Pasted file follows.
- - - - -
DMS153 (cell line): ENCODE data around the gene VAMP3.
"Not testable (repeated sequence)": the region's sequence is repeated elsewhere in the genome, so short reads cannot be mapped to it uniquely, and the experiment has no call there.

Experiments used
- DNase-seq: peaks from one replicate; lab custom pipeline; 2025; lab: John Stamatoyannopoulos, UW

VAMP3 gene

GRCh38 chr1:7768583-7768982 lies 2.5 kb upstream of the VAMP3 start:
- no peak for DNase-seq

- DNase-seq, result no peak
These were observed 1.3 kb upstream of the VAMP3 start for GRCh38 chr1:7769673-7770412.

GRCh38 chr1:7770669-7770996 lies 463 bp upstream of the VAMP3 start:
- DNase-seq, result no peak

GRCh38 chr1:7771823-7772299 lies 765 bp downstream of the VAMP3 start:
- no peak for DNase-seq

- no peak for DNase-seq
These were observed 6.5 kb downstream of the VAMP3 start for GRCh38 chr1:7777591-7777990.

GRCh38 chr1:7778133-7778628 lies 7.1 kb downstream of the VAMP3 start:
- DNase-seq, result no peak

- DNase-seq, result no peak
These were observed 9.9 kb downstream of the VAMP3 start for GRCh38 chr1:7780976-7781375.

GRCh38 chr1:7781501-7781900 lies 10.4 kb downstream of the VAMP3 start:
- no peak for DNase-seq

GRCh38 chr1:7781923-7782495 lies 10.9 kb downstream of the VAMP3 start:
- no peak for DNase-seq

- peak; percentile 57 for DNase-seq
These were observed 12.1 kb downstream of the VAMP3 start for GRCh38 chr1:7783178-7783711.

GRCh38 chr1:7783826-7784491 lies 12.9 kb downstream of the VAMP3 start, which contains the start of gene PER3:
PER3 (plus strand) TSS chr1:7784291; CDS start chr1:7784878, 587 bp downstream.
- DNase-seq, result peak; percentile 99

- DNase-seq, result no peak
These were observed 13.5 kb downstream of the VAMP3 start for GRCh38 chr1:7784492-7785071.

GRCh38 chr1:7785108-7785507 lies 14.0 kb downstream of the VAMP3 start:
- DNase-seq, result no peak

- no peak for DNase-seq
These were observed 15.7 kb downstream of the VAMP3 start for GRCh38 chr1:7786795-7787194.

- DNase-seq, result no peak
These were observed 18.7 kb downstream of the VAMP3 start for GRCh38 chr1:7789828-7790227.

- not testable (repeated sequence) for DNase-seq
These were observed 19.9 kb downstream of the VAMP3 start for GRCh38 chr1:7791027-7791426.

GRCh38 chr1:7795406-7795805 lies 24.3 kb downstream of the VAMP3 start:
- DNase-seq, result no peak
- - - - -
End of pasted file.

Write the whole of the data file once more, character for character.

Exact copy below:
DMS153 (cell line): ENCODE data around the gene VAMP3.
"Not testable (repeated sequence)": the region's sequence is repeated elsewhere in the genome, so short reads cannot be mapped to it uniquely, and the experiment has no call there.

Experiments used
- DNase-seq: peaks from one replicate; lab custom pipeline; 2025; lab: John Stamatoyannopoulos, UW

VAMP3 gene

GRCh38 chr1:7768583-7768982 lies 2.5 kb upstream of the VAMP3 start:
- no peak for DNase-seq

- DNase-seq, result no peak
These were observed 1.3 kb upstream of the VAMP3 start for GRCh38 chr1:7769673-7770412.

GRCh38 chr1:7770669-7770996 lies 463 bp upstream of the VAMP3 start:
- DNase-seq, result no peak

GRCh38 chr1:7771823-7772299 lies 765 bp downstream of the VAMP3 start:
- no peak for DNase-seq

- no peak for DNase-seq
These were observed 6.5 kb downstream of the VAMP3 start for GRCh38 chr1:7777591-7777990.

GRCh38 chr1:7778133-7778628 lies 7.1 kb downstream of the VAMP3 start:
- DNase-seq, result no peak

- DNase-seq, result no peak
These were observed 9.9 kb downstream of the VAMP3 start for GRCh38 chr1:7780976-7781375.

GRCh38 chr1:7781501-7781900 lies 10.4 kb downstream of the VAMP3 start:
- no peak for DNase-seq

GRCh38 chr1:7781923-7782495 lies 10.9 kb downstream of the VAMP3 start:
- no peak for DNase-seq

- peak; percentile 57 for DNase-seq
These were observed 12.1 kb downstream of the VAMP3 start for GRCh38 chr1:7783178-7783711.

GRCh38 chr1:7783826-7784491 lies 12.9 kb downstream of the VAMP3 start, which contains the start of gene PER3:
PER3 (plus strand) TSS chr1:7784291; CDS start chr1:7784878, 587 bp downstream.
- DNase-seq, result peak; percentile 99

- DNase-seq, result no peak
These were observed 13.5 kb downstream of the VAMP3 start for GRCh38 chr1:7784492-7785071.

GRCh38 chr1:7785108-7785507 lies 14.0 kb downstream of the VAMP3 start:
- DNase-seq, result no peak

- no peak for DNase-seq
These were observed 15.7 kb downstream of the VAMP3 start for GRCh38 chr1:7786795-7787194.

- DNase-seq, result no peak
These were observed 18.7 kb downstream of the VAMP3 start for GRCh38 chr1:7789828-7790227.

- not testable (repeated sequence) for DNase-seq
These were observed 19.9 kb downstream of the VAMP3 start for GRCh38 chr1:7791027-7791426.

GRCh38 chr1:7795406-7795805 lies 24.3 kb downstream of the VAMP3 start:
- DNase-seq, result no peak